Fat is an important part of our diet. It provides energy and helps absorption of certain vitamins, as well as providing essential fatty acids.
It’s important to balance the amount of fat and the type of fat we consume.
Fat is very high in calories so too much will lead to weight gain, which increases our likelihood of developing health conditions like type 2 diabetes, joint problems and some cancers.
Healthy diet guidelines advise us to cut down on foods that are high in saturated fat.
What is saturated fat?
Saturated fat can raise blood cholesterol levels, which in turn increase the risk of heart disease.
Saturated fat is the type of fat found in foods such as butter, lard, coconut and palm oil, hard cheese and full fat dairy products.
Fat on meat and meat products that are fatty, like some sausages and burgers, also contain saturated fat.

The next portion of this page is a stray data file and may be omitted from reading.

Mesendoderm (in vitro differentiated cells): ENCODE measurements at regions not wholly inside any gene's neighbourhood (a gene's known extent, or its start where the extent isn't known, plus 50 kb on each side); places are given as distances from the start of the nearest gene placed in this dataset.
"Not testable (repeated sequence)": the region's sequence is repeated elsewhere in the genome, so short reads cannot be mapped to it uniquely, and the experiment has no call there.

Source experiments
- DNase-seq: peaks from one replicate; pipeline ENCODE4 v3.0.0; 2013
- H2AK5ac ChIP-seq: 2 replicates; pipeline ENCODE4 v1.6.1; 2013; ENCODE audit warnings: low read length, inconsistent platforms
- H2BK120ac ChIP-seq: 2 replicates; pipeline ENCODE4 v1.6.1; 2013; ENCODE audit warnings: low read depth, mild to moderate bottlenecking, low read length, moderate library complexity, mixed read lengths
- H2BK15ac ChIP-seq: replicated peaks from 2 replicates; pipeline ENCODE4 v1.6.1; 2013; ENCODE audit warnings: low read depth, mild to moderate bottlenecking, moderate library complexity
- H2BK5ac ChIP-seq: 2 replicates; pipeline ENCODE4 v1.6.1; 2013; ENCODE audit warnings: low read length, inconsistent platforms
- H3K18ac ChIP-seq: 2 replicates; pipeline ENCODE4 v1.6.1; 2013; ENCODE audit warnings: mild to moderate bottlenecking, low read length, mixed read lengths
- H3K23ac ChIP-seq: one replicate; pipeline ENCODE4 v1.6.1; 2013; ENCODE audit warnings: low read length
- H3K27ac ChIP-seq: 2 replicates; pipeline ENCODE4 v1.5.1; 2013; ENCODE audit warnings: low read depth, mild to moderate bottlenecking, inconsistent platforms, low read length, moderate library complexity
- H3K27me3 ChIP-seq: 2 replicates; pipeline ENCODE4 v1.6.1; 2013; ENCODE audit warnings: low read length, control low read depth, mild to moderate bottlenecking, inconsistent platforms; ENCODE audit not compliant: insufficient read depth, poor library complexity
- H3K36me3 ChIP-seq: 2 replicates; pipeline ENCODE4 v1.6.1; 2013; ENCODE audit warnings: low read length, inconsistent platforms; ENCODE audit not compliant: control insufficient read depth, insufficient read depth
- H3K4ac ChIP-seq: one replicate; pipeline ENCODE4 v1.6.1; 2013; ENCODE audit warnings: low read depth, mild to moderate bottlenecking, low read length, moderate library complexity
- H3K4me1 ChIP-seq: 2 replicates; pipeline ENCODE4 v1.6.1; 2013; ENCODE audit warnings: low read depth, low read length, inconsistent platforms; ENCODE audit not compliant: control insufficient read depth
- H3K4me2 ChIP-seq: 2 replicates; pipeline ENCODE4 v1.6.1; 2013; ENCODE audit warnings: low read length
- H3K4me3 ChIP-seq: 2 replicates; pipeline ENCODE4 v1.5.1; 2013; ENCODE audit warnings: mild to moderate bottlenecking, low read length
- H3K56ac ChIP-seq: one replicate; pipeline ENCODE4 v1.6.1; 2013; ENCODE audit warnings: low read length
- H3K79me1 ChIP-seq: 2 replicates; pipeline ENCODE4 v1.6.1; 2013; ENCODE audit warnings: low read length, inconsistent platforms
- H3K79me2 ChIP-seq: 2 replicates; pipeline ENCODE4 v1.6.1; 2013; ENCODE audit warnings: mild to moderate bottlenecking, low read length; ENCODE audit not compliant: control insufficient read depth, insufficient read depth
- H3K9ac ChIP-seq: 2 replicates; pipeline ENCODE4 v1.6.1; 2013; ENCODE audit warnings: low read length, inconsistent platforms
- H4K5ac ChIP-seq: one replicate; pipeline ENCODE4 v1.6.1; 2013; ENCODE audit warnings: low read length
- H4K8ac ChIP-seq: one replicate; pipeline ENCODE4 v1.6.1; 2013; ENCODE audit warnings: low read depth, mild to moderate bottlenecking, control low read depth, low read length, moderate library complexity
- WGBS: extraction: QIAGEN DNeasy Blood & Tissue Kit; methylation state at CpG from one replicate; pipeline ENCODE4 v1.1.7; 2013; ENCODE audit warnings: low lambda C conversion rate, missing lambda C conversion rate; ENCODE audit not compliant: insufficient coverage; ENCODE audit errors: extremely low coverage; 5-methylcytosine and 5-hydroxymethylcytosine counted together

It’s also found in biscuits, cakes, pastries, pies and processed foods.
The British Dietetic Association guidelines suggest no more than a third of our total fat intake should come from saturated fat. For men this is 30g a day and for women 20g a day.
How to cut back?
The British Heart Foundation advice is to replace saturated fat with other monounsaturated and polyunsaturated fats and to make healthy food swaps.
Instead of butter, ghee or lard use a small amount of olive, rapeseed or sunflower oil or spread. Use spray oil instead of pouring from the bottle.
Cut all visible fat off meat and remove chicken and turkey skin.
Instead of full-fat dairy use semi-skimmed or skimmed milk, cottage cheese and extra light soft cheese.
Looking at food labels will let you know whether a certain product is high in fat.
Foods with over 17.5% fat have a red traffic light label, those between 3% and 17.5% would be amber and under 3% would have a green flash.
Some labels also list grams of fat ‘of which are saturated’. High saturated fat is equivalent to more than 5g of saturated fat per 100g and low saturated fat equivalent to less than 1.5g of saturated fat per 100g.